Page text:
Growing Fall Vegetables

August 30, 2006

Yesterday’s Veggie Gardening Tips article examined strategies for planning and planting a fall vegetable garden.

Today we’ll take a closer look at a few ideas for raising, harvesting, and selecting cold hardy plants for growing fall vegetables in the home garden.

Cultivating and Caring for Fall Vegetables

Kale Plant PhotoFall vegetables don’t require any special care; in fact you’ll spend less time caring for your fall crops because of the favorable autumn growing conditions. The plants will grow rapidly at first and gradually slow as the days become shorter and colder.

You’ll be happy to discover that destructive insects won’t be as numerous, nor create as much of a problem as they can during the summer. The most common fall insect pest visiting the garden may be aphids, which fortunately won’t cause much of a problem to the growth or production of healthy plants.

The fall gardener will struggle less with weed control because the weeds will germinate less frequently and grow slower than they do during the warmer growing seasons. Compared to the hot and dry summers, fall usually brings an increase in the amount of precipitation, eliminating another time consuming garden chore of irrigating the garden.

With just a little attention and effort you may be surprised to find that growing fall vegetables in the backyard garden is even more enjoyable than planting a vegetable garden during the spring and summer seasons. Following is a list of fast growing, cold hardy crops that are ideal for fall vegetable gardening.

Best Vegetables for Fall Growing:

  • Kale – Nutritious leafy greens on productive plants that over-winter easily even in cold climates.
  • Collards – Another leafy green similar to kale but with larger, stronger flavored leaves.
  • Lettuce – Plant varieties bred especially for growing during the fall season or in cold frames.
  • Spinach – Not as easy to grow as kale and collards, these leafy greens will also over-winter.
  • Turnips – Here’s a quick maturing root crop that’s productive and easy to grow.
  • Rutabagas – Larger and sweeter than turnips, plant earlier in the summer for fall harvests.
  • Broccoli – Popular, productive and much easier to grow than cauliflower.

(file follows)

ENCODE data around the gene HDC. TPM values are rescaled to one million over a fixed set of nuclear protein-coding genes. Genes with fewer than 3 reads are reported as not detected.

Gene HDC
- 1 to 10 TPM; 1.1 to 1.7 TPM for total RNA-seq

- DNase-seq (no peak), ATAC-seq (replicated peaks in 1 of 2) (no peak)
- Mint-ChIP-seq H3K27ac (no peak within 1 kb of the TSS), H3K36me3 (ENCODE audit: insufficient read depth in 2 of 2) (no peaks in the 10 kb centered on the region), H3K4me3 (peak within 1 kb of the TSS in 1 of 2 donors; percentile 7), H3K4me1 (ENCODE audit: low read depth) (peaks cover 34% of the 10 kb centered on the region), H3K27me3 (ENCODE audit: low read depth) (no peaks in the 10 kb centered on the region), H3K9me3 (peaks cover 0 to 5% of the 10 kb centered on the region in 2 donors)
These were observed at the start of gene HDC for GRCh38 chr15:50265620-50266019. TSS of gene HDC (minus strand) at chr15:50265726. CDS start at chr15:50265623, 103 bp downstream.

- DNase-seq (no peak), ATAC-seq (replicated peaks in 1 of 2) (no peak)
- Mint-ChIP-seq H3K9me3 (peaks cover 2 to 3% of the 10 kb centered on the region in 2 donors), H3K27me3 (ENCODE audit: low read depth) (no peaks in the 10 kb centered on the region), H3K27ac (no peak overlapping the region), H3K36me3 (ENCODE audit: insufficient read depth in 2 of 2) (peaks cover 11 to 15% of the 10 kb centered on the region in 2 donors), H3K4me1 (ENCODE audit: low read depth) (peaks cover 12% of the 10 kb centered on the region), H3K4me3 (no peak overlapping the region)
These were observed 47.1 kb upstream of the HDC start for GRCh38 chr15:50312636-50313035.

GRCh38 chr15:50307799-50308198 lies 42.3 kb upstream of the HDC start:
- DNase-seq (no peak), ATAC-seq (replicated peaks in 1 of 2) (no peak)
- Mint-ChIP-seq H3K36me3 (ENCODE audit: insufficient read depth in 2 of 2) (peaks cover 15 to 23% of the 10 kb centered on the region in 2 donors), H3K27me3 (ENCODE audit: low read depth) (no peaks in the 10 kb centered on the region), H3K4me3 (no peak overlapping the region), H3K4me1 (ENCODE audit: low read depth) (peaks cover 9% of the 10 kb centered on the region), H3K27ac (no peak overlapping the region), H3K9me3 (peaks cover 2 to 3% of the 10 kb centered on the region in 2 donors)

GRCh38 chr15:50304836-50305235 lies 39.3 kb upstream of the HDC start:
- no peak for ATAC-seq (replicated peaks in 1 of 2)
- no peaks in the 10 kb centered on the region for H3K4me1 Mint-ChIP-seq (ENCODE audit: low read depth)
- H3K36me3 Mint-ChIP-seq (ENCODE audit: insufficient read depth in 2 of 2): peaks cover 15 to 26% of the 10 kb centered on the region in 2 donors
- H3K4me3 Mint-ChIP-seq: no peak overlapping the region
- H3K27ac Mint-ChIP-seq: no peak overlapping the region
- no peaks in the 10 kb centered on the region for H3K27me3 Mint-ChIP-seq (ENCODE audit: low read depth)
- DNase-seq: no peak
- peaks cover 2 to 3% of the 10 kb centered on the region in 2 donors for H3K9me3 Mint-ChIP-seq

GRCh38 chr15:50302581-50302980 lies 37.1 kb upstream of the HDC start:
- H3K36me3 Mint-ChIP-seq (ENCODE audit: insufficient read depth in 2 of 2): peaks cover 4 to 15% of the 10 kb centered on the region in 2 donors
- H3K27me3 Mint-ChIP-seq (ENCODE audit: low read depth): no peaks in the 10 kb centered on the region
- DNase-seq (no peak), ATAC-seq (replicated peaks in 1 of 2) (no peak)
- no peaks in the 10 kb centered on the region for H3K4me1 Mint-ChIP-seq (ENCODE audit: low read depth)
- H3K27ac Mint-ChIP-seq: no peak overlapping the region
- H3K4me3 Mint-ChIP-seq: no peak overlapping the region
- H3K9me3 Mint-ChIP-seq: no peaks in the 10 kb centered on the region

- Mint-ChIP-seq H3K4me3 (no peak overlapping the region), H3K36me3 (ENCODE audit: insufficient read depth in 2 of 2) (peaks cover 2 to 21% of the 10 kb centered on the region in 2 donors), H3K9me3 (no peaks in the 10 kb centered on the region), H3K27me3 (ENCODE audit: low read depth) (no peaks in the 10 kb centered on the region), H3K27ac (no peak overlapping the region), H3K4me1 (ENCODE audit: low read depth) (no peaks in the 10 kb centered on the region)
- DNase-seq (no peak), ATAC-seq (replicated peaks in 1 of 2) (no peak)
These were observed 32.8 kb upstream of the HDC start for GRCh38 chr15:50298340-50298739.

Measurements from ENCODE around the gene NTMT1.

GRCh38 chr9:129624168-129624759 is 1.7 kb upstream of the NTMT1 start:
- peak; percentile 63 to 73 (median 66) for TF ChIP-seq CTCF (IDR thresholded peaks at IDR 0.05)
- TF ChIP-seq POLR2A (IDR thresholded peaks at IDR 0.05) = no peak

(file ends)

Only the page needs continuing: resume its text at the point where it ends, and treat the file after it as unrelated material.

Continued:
• Cauliflower – Finicky grower, planting must be timed well in order to develop large heads.
  • Mustard – Spicy hot leaves, this is a very fast growing vegetable.
  • Mache – Very cold hardy, mild greens can be grown right into the winter months.
  • Cabbage – Grow from transplants (like broccoli and cauliflower) or start seeds indoors under lights.
  • Oriental Vegetables – Wide range of unusual varieties are available for fall production.
  • Escarole – A bitter leafy green vegetable that can be cooked or used raw as a salad green.
  • Endive – Similar to escarole with attractive frilly leaves.
  • Brussels sprouts – Start seed in early summer or purchase transplants.
  • Arugula – Fast growing leafy greens for salads or gourmet recipes.
  • Leeks – One of the hardiest plants in the garden, leeks can even withstand winter freezes.

Harvesting Fall Vegetable Crops

Cooler autumn temperatures make it a delight to spend time outside in the garden and also provide an advantage when it’s time to harvest your fall crops. Maturing crops including cabbages and root crops will maintain their quality and stand much longer in the garden during the fall season.

Fall Vegetable Mustard Greens PhotoLeafy greens can be harvested a leaf or two at a time from each plant during the season, leaving the smaller leaves in the center portion of the plant to continue growing and producing new leaves. Or you can harvest all of the leaves at once from the mature plants late in the season.

Harvesting cold hardy vegetables after they have been hit with a touch of frost can enhance the flavor and increase the sweetness of greens such as kale and collards. After gathering the greens, allow the plants to over-winter in the ground and you’ll be rewarded with future harvests of early spring greens just as soon as the winter has ended and spring arrives.

Don’t panic upon the arrival of frost or light freezes, as a period of Indian Summer often follows with milder weather conditions that encourage fall crops to continue growing and producing fresh produce for the kitchen. However, your fall vegetables should be harvested before severe freezes take hold in the garden to avoid damage to the crops and to make the process of harvesting easier for the gardener.

For more ideas and tips to help when growing fall vegetables in the home garden take a look at the previous entries on Fall Gardening and Growing Vegetables in Cold Frames.